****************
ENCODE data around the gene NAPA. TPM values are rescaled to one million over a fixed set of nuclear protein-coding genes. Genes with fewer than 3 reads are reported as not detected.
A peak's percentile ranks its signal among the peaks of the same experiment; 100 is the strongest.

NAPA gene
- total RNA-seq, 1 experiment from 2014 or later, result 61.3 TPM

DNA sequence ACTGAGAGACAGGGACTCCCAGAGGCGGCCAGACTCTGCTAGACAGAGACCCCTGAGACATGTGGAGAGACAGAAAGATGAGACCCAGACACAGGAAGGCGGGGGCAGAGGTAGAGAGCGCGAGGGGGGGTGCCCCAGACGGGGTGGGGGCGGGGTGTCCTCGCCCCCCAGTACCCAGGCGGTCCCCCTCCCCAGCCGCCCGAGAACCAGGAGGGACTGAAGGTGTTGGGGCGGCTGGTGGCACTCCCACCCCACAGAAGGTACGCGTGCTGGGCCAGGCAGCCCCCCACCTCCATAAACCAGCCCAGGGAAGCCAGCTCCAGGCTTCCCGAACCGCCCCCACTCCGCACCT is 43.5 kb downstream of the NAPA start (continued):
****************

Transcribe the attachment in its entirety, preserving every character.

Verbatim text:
ENCODE data around the gene NAPA. TPM values are rescaled to one million over a fixed set of nuclear protein-coding genes. Genes with fewer than 3 reads are reported as not detected.
A peak's percentile ranks its signal among the peaks of the same experiment; 100 is the strongest.

NAPA gene
- total RNA-seq, 1 experiment from 2014 or later, result 61.3 TPM

DNA sequence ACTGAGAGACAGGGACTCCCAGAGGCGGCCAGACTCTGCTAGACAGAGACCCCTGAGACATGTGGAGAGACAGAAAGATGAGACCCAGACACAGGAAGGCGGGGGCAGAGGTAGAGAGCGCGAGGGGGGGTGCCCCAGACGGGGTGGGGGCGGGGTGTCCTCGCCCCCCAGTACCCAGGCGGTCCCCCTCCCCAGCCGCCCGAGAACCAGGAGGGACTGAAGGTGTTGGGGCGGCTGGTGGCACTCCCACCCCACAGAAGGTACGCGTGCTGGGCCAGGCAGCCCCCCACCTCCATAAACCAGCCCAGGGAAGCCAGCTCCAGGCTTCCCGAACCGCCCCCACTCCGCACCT is 43.5 kb downstream of the NAPA start (continued):